It’s good to take the time to appreciate the little moments that make teaching such a pleasure. I had such a moment this morning. I received a text from one of my students, Ivette, who just received her yellow belt last night (she killed it by the way). I had used her as my demonstration partner last night, having delivered a knee strike to her lateral femoral motor point. The text she sent me today said this: “I’m so happy to have gotten my first belt… 😀 So excited still for some reason. I’m looking forward to learn new things. Also, I have a really good reminder of last night’s class… Every time I walk, I get reminded of what it’s like to get hit in the lateral femoral… hehe. So that’s two 1st timers from you, (being hit in the) solar plexus and lateral femoral… lol.” Continue reading
When it comes to long-term practioners, martial artists can be a peculiar breed. When one falls in love with the martial arts, and you do it for years, you can’t help but want to give back in some way through your training, to share that which you love so much with the world. The ones who REALLY love it, try to find some way to make a career out of it. This is not an easy thing. Martial arts skills are highly specific and not in huge demand in a variety of fields. The obvious choice is to open a martial arts school, but if you don’t have other teachers to support the school, or you’re not interested in teaching children, it’s challenging to make a living solely from teaching martial arts. There are a number of natural career paths though that draw in martial artists, however. Ones that can complement teaching, even running a dojo. Here are a few: Continue reading
One of the challenges of teaching children is that they are still learning how to cope with and express difficult emotions. As adults, we sometimes take for granted our ability to subdue strong difficult emotions until we are ready to deal with the causes of them in a productive manner. Because young children haven’t learned that ability yet, they often resort to disruptive expressions of the emotions like crying, yelling, sulking, etc. As a teacher, this can often be distracting and disruptive to you and your students. It’s important to have a solid strategy for helping children understand and deal with challenging emotions, which teaches them an important life skill while also helping your class run more smoothly. Here is the process I use with my own students:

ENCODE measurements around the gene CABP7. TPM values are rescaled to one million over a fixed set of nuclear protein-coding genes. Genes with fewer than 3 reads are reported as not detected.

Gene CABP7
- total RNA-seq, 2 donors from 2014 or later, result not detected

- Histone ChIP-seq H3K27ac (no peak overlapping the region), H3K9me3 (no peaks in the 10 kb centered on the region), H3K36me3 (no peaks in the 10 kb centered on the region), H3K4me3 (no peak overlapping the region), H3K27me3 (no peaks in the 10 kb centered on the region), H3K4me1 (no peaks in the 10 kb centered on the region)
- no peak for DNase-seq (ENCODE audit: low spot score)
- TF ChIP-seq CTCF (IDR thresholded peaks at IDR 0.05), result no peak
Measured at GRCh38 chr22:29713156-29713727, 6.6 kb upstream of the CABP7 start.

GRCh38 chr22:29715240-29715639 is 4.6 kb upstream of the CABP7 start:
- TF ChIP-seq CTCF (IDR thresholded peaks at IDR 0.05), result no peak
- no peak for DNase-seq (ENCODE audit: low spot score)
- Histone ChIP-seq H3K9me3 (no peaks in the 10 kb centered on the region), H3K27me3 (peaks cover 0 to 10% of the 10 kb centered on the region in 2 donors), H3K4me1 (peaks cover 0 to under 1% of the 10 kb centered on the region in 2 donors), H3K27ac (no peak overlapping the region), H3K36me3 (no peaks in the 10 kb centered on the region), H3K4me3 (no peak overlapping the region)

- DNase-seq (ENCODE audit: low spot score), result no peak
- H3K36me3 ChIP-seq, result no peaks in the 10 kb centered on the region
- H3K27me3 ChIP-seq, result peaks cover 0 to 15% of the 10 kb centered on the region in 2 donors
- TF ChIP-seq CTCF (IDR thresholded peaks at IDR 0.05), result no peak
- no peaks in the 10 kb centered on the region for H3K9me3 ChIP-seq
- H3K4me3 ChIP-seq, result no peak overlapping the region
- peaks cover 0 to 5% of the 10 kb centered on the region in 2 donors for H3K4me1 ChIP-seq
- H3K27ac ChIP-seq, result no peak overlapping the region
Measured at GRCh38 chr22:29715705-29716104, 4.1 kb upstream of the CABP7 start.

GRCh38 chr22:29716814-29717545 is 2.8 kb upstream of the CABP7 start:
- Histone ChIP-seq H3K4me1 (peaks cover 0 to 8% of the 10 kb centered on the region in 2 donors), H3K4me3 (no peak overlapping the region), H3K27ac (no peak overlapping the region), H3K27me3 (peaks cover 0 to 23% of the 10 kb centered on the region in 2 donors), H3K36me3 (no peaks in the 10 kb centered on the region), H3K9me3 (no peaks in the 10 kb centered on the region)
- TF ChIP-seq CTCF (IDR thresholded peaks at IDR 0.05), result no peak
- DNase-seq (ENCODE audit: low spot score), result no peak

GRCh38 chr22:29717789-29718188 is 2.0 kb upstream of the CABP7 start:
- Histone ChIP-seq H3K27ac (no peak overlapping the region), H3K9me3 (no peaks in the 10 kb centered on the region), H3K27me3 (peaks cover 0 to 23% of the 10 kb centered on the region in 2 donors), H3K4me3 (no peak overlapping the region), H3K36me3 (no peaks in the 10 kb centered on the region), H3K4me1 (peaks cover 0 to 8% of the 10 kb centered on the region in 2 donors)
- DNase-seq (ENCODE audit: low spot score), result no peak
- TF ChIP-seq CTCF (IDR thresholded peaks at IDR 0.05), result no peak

1) Identify the cause of the emotion. If you have multiple instructors on the mat, it’s best if one of them can bring the child to the side so they can talk without distractions. In my classes, I usually take on this role. I then ask the child, “What happened that made you upset?” This past Saturday, I asked one of our Tykes who had gotten upset and he told me that one of the other students kept getting in his way when they were playing ninja dodge ball with the instructors and because he couldn’t see, he kept getting hit by the ball. He thought the student might have been doing it on purpose too. If the child is too upset to listen and speak, I might also take a few moments to guide them to take a few deep breaths to help calm down.
The other night I was having a conversation over wings with a few of our students. We were discussing the different martial arts instructors they have been exposed to at the dojo during guest instructor seminars. The topic of one’s personal intensity came up in the context of how intense overall the various instructors were. It got me to thinking about my own intensity and how I use it in training, teaching and life in general.
Intensity may not be the perfect word to describe what I talking about here. When I say intensity, I mean that fire you draw on when you are dealing with heightened circumstances. If you train in the martial arts, you may have already experienced it at some point, whether that was during a belt test, sparring or some form of intense training circle. This mental state is basically the controlled use of adrenaline. While in this state, your surroundings are more clear. Your attitude is more serious, more focused. You’re not thinking about all the steps before taking an action, you just act on the instincts you’ve developed for yourself. Continue reading